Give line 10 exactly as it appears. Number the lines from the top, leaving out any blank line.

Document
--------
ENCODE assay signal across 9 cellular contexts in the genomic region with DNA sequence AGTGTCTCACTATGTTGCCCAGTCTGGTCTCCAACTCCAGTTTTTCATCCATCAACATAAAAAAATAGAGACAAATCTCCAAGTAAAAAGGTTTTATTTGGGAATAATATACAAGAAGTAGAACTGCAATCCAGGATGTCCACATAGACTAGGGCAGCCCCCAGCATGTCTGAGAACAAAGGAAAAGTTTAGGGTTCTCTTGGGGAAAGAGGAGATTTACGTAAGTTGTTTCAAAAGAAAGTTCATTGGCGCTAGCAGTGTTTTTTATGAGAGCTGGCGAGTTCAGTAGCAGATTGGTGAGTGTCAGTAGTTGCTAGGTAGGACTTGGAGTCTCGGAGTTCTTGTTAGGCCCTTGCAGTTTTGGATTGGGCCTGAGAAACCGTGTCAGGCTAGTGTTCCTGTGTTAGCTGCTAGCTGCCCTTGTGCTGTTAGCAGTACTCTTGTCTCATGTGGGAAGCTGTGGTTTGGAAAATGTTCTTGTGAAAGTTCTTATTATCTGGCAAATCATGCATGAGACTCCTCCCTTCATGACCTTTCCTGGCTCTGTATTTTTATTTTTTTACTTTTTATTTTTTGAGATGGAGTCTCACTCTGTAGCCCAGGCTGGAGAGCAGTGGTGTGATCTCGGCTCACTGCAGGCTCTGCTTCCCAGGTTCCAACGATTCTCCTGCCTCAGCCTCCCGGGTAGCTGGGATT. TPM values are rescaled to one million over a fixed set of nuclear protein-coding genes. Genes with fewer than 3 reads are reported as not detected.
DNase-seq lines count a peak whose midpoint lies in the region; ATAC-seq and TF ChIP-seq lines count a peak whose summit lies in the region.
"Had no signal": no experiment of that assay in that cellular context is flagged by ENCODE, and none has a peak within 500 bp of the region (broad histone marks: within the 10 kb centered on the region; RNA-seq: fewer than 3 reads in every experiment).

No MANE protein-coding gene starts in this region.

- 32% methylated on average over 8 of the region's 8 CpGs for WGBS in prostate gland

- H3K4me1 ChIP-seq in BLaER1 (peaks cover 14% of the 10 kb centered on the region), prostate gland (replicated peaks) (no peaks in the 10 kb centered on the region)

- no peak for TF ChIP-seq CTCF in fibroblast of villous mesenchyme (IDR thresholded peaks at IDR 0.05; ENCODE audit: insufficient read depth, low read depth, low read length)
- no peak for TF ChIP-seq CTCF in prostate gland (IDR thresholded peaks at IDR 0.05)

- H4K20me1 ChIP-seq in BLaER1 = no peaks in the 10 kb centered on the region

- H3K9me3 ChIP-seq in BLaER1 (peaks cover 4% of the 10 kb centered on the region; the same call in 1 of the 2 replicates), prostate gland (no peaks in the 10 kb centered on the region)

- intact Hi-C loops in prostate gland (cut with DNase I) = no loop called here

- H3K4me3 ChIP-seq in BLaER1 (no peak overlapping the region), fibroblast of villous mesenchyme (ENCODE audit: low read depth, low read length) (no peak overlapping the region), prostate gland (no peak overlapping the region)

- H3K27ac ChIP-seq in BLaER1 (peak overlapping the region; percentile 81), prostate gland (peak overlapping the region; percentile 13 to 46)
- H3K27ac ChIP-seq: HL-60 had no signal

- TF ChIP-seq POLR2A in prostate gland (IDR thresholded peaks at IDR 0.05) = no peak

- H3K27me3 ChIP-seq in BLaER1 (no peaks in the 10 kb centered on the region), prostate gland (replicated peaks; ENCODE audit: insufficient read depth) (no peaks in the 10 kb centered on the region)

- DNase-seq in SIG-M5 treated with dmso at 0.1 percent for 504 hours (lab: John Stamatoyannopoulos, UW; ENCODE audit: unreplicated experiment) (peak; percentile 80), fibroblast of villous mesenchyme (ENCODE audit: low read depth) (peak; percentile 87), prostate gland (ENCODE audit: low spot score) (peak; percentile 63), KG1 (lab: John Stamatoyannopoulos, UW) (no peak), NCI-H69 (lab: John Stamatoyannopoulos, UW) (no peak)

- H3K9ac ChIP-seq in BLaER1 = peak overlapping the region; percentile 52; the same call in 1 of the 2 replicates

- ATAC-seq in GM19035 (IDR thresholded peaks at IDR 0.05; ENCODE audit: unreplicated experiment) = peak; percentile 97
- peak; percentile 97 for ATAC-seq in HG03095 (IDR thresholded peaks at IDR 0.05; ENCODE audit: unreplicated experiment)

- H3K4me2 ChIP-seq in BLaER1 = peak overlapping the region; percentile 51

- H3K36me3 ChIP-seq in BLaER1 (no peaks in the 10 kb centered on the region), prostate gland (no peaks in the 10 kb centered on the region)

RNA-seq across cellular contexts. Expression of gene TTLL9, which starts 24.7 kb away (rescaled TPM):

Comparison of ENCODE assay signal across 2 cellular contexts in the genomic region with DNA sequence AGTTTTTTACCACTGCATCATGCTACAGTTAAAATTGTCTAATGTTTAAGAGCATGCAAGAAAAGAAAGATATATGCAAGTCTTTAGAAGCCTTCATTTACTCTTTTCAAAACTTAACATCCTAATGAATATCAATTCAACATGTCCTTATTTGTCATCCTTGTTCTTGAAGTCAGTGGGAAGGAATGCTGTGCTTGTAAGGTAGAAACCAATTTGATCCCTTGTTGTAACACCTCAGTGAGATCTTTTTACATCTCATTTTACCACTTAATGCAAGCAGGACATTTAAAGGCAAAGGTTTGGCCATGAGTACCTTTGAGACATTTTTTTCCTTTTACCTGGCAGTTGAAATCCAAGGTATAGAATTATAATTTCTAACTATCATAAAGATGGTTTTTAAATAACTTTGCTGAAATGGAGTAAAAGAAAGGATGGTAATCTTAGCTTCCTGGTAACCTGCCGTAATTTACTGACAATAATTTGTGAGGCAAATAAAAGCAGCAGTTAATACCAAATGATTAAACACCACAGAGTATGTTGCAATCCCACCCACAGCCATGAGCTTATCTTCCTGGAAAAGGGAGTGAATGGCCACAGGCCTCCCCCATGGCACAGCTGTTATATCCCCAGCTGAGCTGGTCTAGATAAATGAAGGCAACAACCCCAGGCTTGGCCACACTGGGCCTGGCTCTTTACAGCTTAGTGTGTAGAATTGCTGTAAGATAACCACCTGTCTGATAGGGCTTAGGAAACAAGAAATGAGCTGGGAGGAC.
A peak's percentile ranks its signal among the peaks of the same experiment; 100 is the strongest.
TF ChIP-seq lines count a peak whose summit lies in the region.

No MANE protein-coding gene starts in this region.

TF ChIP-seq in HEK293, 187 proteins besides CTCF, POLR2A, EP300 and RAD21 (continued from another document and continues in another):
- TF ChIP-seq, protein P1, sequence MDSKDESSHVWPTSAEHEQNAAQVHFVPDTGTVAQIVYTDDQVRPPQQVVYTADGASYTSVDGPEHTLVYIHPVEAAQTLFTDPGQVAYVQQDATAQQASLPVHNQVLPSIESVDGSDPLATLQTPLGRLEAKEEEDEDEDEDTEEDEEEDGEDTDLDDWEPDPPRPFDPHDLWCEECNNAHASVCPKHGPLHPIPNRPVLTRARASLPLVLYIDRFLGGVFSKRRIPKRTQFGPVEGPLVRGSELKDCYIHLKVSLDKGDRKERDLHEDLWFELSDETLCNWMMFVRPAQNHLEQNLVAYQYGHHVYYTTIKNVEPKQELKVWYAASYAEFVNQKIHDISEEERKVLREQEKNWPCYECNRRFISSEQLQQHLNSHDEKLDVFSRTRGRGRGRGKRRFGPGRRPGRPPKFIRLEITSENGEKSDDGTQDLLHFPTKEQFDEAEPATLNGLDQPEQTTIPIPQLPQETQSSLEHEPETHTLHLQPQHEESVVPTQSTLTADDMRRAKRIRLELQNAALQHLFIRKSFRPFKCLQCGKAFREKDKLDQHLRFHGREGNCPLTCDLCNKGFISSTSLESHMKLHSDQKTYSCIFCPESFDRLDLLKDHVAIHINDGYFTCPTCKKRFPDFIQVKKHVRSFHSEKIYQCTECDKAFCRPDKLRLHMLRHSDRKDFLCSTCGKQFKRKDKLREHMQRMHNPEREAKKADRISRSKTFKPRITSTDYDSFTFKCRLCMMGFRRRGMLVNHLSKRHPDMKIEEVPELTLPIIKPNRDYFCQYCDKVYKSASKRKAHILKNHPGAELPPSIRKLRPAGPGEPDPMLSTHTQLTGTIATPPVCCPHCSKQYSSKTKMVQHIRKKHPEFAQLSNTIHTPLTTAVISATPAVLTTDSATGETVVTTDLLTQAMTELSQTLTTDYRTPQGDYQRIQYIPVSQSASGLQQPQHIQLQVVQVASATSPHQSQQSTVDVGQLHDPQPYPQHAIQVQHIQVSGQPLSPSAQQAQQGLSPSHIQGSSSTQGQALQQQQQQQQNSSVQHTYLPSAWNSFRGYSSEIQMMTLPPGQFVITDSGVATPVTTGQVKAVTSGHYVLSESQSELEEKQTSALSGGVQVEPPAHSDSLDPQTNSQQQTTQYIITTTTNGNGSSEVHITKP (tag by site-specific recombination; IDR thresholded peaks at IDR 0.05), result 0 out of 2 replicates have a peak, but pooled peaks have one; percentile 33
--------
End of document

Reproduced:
- H3K9me3 ChIP-seq in BLaER1 (peaks cover 4% of the 10 kb centered on the region; the same call in 1 of the 2 replicates), prostate gland (no peaks in the 10 kb centered on the region)